“I heard the older girls saying the girls there are mad. They’re not just wayward. They are beyond help. You don’t want to be sent there, even for a day. Those girls are infectious and getting too close to them will make you mad too.”

“What! That’s stupid. That’s just what they say to make us not want to go down there.”

“Exactly, I don’t believe it either. They just say that to scare us.”

“Well I don’t want to find out.”

“Why not? I don’t understand why everyone is too scared to have a look.”

“Because what if what they say is right? What if they are contagious down there and you become mad too?”

“But isn’t it maddening not to know? Not knowing drives me crazy.”

“I think you two are crazy to want to look. To risk going mad. Why would you want to do that?”


Scissors cut paper.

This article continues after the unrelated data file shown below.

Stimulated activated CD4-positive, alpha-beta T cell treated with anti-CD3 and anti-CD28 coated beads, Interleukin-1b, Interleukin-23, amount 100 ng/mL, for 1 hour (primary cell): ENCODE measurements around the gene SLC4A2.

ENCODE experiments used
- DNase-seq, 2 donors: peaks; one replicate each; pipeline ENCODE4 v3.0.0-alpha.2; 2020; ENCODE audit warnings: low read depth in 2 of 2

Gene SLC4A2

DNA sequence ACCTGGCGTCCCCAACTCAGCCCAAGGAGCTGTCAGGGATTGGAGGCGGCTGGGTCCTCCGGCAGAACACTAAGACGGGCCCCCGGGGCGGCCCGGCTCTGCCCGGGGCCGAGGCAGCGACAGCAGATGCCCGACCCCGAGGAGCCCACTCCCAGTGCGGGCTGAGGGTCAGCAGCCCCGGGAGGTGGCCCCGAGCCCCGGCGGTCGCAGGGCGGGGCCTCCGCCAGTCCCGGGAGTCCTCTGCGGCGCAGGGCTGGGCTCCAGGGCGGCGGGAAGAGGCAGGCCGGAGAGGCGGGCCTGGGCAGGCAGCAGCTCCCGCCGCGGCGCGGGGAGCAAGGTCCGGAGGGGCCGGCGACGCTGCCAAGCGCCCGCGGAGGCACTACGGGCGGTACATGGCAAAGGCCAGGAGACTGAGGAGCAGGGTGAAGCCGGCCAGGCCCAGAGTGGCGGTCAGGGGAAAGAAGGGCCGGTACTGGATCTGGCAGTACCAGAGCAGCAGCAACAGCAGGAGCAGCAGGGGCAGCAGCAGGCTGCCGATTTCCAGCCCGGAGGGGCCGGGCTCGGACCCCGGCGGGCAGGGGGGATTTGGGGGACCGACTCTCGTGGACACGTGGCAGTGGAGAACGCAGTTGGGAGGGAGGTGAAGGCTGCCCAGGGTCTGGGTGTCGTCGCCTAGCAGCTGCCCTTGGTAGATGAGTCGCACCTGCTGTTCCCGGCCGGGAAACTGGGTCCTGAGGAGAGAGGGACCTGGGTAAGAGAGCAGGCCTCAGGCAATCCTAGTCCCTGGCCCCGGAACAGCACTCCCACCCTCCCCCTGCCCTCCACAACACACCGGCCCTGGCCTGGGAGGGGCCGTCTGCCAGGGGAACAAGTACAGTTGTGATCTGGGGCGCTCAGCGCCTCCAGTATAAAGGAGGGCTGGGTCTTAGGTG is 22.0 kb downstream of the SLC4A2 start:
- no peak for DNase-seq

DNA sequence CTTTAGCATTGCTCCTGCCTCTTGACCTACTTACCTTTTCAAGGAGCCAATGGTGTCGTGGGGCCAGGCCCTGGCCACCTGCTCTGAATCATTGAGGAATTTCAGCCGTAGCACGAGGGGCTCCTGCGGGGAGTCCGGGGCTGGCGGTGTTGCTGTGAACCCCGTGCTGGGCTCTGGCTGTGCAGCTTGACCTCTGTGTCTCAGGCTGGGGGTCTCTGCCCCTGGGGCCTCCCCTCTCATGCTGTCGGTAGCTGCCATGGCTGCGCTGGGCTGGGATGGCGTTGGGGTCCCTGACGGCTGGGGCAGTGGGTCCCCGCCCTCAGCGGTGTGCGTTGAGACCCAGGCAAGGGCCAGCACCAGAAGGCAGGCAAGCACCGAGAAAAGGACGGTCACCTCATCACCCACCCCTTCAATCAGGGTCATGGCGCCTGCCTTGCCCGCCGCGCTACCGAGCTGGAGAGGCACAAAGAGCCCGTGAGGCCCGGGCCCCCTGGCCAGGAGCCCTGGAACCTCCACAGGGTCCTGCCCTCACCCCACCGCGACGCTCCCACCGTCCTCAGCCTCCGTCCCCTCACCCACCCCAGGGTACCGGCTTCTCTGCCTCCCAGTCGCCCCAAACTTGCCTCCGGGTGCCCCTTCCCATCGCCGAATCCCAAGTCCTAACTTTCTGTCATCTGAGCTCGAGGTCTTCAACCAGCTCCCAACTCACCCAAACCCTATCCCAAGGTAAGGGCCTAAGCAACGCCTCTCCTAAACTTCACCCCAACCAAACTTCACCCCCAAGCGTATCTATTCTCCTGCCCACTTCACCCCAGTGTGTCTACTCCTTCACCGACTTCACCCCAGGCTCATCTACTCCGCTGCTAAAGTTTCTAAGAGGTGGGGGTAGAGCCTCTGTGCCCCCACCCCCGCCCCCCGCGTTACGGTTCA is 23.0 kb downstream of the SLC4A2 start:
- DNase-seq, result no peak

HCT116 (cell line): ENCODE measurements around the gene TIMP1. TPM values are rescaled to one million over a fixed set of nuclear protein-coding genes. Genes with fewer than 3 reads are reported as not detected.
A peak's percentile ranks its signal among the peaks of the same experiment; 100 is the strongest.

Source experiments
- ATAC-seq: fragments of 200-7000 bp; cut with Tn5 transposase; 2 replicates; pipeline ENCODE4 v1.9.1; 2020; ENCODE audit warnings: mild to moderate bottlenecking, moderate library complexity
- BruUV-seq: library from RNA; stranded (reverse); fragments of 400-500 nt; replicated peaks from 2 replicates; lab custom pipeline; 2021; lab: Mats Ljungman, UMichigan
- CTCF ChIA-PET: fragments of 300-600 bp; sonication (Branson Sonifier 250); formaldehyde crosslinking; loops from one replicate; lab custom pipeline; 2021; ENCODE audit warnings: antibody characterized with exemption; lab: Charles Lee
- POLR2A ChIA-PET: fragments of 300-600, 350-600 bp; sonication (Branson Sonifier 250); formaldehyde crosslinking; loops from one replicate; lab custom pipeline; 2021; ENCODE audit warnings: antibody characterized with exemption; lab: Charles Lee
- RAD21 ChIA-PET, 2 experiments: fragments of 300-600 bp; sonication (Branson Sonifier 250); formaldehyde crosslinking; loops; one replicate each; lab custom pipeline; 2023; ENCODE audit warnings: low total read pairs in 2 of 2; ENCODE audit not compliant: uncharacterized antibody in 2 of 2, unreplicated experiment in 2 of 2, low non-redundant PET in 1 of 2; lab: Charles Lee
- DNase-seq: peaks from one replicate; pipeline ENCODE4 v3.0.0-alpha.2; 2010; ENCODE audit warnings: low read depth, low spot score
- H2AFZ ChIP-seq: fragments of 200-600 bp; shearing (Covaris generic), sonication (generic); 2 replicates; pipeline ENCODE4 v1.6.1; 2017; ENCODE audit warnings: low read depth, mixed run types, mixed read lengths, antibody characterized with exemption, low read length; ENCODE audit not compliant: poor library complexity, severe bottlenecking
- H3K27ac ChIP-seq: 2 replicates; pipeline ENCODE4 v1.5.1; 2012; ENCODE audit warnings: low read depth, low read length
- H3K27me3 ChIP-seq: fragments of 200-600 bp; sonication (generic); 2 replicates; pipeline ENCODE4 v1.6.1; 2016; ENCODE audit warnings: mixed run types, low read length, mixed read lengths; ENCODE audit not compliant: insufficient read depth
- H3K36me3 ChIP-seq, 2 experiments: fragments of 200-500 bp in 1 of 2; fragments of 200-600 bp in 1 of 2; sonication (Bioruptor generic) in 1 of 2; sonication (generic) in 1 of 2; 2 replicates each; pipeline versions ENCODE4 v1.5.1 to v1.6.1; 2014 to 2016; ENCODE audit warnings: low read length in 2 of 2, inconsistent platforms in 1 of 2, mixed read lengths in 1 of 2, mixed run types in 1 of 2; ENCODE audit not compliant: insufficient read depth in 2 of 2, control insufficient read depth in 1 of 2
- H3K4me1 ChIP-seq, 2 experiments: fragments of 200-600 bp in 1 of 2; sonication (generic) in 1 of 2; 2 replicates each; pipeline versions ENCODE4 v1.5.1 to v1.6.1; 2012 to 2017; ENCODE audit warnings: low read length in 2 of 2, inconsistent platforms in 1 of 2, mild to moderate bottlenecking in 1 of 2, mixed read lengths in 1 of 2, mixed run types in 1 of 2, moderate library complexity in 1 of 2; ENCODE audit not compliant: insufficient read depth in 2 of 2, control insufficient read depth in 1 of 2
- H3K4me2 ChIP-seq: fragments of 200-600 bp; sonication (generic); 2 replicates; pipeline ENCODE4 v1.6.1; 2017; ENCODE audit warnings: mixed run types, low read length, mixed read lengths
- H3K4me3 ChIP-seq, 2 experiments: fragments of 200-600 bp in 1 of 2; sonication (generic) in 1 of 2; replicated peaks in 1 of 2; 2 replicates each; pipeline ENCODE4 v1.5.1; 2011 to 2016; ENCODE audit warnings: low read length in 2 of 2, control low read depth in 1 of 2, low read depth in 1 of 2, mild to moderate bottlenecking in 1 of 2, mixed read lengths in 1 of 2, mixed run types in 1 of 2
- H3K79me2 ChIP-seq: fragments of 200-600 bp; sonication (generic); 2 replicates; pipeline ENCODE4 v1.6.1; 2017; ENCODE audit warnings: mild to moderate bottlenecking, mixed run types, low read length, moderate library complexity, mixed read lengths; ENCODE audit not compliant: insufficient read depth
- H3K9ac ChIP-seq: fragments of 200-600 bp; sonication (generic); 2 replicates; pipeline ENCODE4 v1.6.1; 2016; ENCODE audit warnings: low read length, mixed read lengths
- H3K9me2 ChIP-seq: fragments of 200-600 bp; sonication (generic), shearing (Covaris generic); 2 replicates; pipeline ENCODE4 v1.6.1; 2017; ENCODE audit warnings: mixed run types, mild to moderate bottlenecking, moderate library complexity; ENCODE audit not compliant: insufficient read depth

They both smelt it as they crept in, something rotting. Nova was the first to see them. She pressed Luna’s hand and tilted her head towards the far wall. Luna followed her friend’s gaze and squinted in the dark to make out the long row of large wooden crates with the front walls missing. There was a sliver of light coming from the staircase behind them. It was hard to make out at first and then they saw the bodies. Girls, just a handful of years older than themselves. One girl lying on the floor inside every crate. Other than the girls, the crates were completely bare. No beds, no chairs, no cushions. Just a girl curled up on the wooden planks, slumped over. Possibly sleeping. Without dresses and slippers, the girls looked like large animals. Siamese cats perhaps, no fur, just skin and a tiny amount of flesh over muscle and bone.